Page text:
4 challenger strategies to transform negatives into positives
You’re at the helm of an exciting challenger brand, kicking butts and taking names, changing the category around you forever with your bright thinking and bold ideas. But there’s a problem. Your product. It’s… how do I say it? It’s not very popular.
So what do you do? This is a product that you know people should love… if only they could see it like you do. As a market leader, you might try to shave off your rough edges… change who you are to make yourself more palatable. But as a challenger, you have other ideas. You are going to turn these negative impressions into fame driving qualities that people love.
Based on work that eatbigfish has recently done to help a client, here are four challenger strategies for turning negatives into positives.
You own it
“It’s not a bug, it’s a feature” is a running joke within the programming world – it can’t be broken, I if I meant it to be that way. But for a challenger brand, this is less of a joke and more of a yell of pride (or frustration, depending on how long you’ve been doing it for).
So people don’t like something about your product. So what? You think it’s perfect. Instead of hiding this negativity away, you are going to double down on it.
After years of struggling against the negativity placed on of the fast food industry by public pressure and documentaries like Supersize Me, Arby’s stopped hiding behind nebulous ideas like “freshness”, or the fact that they also offer salads and decided to double down on what they do best. Delicious, wonderful, (implicitly unhealthy) meat.
People don’t like small cars in the US? Fine. But at Mini, they’re not changing for anything. Instead of pretending to be something they’re not, or speaking about anything, literally anything, but this negative, they’re going to own it, pointing out the ridiculousness of big car culture, and the joy of being just that little bit smaller.
So what are you going to do? You’re going to love your product for what it is. You don’t care if it’s a little weird. You’re going to celebrate being the strangest soft drink, the darkest beer or the biggest bottomed car in all its glory.
You reframe it
Perhaps the issue is people aren’t seeing your product in the way that it was meant to be seen. It’s a mental block that they can’t seem to get around. They see your product and can’t help but think about it in a particular way. Could you give them a new way to think about it? This effectively follows the model of “it’s not x, it’s y”.
What do you do if you are the Paralympics and Channel 4 and everyone thinks of your offer as the poor relation to the main event? Simple, you reframe the Olympics as the “warm-up” – you show the world that it is easy to run on two legs and that the Paralympics is where the Super Humans do battle.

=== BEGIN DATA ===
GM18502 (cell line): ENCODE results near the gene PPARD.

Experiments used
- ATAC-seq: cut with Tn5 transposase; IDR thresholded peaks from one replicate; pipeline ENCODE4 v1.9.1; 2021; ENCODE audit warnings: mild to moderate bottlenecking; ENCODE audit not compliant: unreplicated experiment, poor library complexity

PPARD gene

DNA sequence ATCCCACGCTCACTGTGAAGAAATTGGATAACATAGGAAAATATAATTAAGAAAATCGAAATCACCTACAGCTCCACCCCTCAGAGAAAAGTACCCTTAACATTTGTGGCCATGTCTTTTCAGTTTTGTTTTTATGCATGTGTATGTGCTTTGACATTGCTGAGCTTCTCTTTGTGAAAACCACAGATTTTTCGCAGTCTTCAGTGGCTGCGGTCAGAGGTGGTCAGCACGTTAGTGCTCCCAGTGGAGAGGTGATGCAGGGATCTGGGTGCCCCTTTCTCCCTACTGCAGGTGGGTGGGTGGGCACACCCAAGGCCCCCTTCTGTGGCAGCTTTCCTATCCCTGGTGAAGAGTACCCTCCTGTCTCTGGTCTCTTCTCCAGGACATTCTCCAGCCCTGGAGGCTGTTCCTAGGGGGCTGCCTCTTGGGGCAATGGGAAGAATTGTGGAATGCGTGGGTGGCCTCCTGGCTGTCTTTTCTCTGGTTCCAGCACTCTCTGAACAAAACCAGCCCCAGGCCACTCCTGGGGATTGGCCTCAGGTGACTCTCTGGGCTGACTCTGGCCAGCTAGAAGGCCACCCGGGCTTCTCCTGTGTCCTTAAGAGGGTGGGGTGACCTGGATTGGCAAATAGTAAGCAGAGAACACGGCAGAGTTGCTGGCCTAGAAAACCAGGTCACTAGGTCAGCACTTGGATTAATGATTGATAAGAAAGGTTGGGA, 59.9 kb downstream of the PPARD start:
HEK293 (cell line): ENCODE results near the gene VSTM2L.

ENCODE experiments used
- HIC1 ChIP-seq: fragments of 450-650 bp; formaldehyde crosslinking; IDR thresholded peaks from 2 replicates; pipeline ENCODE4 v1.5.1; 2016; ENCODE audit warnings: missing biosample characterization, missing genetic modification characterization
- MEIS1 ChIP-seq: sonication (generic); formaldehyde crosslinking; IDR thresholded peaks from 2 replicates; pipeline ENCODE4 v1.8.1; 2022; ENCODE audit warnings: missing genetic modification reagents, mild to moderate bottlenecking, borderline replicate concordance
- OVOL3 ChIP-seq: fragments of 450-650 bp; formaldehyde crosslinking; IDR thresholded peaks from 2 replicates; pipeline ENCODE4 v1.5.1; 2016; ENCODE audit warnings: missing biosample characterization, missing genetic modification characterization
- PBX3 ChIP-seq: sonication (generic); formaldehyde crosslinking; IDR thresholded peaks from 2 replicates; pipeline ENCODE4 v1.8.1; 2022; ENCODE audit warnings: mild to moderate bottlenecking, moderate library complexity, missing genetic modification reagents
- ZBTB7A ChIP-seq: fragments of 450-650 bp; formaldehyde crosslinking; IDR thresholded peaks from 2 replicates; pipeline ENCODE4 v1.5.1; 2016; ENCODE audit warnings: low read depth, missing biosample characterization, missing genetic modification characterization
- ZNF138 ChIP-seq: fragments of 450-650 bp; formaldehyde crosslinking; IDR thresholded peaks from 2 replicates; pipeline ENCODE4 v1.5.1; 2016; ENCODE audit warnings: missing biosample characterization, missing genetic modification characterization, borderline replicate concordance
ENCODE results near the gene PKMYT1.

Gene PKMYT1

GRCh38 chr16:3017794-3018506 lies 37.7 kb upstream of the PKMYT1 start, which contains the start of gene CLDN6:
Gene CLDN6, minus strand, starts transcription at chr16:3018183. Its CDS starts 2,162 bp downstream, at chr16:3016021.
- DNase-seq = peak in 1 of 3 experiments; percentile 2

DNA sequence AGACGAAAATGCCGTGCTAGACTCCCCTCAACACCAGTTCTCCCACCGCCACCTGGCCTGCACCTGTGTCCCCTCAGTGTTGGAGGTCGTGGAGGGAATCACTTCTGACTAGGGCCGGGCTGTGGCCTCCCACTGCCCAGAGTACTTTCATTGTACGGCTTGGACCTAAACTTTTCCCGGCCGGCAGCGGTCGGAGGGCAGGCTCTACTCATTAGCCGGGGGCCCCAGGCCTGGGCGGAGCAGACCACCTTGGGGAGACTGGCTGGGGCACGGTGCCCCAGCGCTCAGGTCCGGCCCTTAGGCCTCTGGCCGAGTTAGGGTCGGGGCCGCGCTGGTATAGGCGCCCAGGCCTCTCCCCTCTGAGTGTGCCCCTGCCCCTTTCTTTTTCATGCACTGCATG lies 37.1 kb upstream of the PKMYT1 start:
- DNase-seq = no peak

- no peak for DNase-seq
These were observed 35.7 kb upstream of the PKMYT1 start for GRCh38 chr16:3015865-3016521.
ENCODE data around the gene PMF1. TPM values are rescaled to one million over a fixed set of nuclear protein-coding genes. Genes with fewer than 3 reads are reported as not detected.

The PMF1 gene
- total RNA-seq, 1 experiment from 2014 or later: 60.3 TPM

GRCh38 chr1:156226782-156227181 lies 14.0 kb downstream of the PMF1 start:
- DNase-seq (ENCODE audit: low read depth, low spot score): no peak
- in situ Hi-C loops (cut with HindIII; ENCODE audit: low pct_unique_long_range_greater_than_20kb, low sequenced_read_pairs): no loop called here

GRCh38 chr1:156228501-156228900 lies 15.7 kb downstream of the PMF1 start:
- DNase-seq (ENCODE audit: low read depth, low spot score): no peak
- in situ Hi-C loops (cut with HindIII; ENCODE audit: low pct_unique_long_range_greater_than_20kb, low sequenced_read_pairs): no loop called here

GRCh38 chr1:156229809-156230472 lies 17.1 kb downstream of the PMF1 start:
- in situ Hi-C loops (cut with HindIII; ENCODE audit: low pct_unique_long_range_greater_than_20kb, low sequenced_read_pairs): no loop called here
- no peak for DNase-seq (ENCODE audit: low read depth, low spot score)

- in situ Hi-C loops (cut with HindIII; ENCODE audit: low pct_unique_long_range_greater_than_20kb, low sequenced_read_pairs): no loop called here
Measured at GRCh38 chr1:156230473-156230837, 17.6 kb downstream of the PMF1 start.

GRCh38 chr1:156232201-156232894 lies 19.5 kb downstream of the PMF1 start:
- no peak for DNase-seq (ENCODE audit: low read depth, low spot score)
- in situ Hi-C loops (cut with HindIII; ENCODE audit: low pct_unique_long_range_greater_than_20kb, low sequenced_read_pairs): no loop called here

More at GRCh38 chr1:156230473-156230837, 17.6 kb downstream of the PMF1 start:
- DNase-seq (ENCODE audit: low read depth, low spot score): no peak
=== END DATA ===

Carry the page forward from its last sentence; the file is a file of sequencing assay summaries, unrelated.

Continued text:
Or perhaps people think your brand is a rip off? Maybe they’re not seeing it right. Instead, they should think of it as “reassuringly expensive” just as Stella Artois was able to do so successfully.
You explain it
Ok, now this may sound obvious. And a bit dull. But a way of turning your negatives into positives, is to link them to the positives in your brand. It is because of these negatives, these apparent defects, that you are able to deliver such an amazing product.
Giffgaff have recently explained that because they are small in comparison to the main UK cell networks, a weakness that might make them seem unreliable or unpopular, they’re able to deliver a much more intimate relationship with their customers, in an ad that seems somewhat inspired by the old Barclays “Big” spot.
Guinness has a reputation for being an annoying beer to order at a pub, due to the long preparation time of its three part pour. This used to be a thorn in the side of the brand, with people avoiding ordering Guinness at a crowded bar, due to how long it would take.
But Guinness famously showed that this negative, was actually the secret to the perfect pint. Good things come to those who wait, they told us. This was an experience that would not be rushed, but that would be worth every extra second of its delivery.
You divide the world around it
Maybe there are a lot of people who don’t like your product… but maybe there are some who love it. What do they know about your brand that others don’t? The final strategy for turning a positive into a negative, is dividing the world between those who get it, and those who don’t.
When Steven Grasse created Hendricks Gin, he was told in focus groups that the gin was only popular with about half of the people who tested it. Instead of changing the formulation to one that more people would be accepting of it, he said “let’s just say it is not for everyone,” and that is the very copy printed on the back of the bottle.
Marmite has famously always divided the world around their highly controversial product (for those outside the UK, let’s just say that this spread made from yeast extract has quite the pungent flavour profile). You either get it or you don’t.
Why is dividing the world in this way valuable? We humans are tribal creatures. We often, subconsciously perhaps, define ourselves by who we align with, what we agree with and what we buy (or don’t buy). And we also hate to miss out on something that others might be enjoying.
So if you find yourself dealing with a negative perception about your brand our product, before trying to get rid of it, see if you can think like a challenger and use it to your advantage.